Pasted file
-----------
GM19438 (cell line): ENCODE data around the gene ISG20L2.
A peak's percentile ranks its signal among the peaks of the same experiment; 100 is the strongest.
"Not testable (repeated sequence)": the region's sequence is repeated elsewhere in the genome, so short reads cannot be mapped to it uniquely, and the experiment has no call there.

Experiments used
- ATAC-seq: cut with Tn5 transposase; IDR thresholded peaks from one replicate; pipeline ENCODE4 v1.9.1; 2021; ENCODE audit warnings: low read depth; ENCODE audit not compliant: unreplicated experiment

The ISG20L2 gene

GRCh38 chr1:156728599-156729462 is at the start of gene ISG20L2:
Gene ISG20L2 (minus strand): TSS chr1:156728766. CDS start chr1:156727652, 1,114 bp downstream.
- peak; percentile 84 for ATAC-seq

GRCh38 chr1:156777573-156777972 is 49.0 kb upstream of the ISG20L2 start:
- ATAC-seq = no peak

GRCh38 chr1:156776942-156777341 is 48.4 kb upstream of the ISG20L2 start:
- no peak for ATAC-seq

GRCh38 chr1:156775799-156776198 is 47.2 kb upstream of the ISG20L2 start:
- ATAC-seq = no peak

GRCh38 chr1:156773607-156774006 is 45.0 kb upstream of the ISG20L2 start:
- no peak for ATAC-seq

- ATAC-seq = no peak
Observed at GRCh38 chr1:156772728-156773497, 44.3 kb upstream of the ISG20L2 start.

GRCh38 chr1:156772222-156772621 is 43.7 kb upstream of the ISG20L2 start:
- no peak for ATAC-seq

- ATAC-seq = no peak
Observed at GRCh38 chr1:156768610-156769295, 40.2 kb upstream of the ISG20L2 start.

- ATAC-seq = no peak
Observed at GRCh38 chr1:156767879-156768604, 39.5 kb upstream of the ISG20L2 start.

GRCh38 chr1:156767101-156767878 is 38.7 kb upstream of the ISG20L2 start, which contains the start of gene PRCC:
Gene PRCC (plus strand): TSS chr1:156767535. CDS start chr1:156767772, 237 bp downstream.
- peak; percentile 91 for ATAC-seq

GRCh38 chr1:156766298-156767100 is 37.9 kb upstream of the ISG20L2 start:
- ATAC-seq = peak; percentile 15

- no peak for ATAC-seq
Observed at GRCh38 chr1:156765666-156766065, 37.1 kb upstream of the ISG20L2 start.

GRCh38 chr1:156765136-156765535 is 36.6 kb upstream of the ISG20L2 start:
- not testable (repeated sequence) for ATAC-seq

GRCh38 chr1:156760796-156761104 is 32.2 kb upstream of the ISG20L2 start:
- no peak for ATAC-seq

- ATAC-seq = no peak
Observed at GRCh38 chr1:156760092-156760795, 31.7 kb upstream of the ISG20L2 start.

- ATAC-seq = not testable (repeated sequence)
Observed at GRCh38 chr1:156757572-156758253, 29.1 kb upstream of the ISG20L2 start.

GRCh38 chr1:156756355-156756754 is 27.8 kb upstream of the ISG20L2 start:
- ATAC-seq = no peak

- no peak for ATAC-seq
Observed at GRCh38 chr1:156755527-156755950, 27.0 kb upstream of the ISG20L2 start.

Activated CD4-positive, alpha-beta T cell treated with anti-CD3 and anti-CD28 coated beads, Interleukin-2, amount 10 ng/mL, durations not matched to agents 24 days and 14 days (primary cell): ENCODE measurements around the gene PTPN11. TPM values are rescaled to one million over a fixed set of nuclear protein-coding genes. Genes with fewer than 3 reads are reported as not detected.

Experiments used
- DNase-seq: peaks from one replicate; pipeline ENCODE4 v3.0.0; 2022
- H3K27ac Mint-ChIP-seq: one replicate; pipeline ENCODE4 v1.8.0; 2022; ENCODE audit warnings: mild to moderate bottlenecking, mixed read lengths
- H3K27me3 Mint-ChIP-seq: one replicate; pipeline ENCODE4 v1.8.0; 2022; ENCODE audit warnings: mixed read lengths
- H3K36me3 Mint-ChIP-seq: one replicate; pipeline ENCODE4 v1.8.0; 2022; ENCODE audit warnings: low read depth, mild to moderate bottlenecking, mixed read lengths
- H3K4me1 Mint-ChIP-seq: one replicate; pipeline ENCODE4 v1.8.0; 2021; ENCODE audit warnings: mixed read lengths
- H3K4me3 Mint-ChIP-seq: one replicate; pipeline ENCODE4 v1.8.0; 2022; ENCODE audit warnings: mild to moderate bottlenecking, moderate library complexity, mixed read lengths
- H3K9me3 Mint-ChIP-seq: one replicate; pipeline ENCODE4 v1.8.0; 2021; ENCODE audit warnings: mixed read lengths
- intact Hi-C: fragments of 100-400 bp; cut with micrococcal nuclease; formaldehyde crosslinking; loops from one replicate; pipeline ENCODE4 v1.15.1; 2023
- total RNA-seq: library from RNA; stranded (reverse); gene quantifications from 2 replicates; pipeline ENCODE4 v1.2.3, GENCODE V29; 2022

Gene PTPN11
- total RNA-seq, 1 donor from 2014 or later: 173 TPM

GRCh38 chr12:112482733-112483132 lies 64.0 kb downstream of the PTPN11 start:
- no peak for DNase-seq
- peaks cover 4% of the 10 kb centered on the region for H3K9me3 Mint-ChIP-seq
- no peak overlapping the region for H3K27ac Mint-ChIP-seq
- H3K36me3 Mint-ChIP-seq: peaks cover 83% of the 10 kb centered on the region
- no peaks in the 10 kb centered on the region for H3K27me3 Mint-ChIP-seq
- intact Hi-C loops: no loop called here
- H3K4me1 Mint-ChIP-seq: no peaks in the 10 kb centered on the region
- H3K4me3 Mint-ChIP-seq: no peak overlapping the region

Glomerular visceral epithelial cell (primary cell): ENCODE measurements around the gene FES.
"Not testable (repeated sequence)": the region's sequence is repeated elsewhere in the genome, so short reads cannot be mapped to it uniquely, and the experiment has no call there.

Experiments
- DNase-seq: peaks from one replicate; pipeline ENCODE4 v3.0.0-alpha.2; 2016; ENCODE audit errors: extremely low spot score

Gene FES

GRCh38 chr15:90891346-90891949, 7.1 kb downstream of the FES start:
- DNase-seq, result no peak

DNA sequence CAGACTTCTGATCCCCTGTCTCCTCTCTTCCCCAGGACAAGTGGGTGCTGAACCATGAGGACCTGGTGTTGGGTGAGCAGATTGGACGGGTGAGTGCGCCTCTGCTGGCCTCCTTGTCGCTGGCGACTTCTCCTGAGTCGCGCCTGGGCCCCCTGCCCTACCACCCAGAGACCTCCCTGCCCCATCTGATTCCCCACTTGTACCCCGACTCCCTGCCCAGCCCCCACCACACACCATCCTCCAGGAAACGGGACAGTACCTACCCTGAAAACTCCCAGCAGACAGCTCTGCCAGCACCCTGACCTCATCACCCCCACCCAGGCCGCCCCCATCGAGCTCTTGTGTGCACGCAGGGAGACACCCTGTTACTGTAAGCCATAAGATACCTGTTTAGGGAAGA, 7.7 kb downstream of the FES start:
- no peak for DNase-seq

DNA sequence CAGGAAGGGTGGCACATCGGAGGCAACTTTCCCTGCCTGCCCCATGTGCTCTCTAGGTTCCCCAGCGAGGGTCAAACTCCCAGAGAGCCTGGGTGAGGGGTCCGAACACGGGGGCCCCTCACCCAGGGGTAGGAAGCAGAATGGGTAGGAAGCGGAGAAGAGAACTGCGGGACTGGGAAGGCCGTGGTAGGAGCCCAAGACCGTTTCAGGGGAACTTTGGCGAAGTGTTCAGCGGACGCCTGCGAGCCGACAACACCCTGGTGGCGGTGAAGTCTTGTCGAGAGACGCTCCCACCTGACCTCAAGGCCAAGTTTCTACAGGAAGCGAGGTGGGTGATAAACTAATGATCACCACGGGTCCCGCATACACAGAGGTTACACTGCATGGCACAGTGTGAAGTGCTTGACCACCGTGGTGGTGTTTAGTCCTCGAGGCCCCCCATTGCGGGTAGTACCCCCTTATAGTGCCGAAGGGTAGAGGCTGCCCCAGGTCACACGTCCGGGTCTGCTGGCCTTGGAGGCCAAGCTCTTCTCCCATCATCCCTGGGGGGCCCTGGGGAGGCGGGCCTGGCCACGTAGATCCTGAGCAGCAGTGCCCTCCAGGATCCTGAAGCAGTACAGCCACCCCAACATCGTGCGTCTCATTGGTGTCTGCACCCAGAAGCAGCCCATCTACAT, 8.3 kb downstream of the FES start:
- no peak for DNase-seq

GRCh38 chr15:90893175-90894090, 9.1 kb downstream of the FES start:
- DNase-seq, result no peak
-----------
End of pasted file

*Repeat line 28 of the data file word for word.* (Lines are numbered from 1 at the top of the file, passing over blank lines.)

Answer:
- peak; percentile 91 for ATAC-seq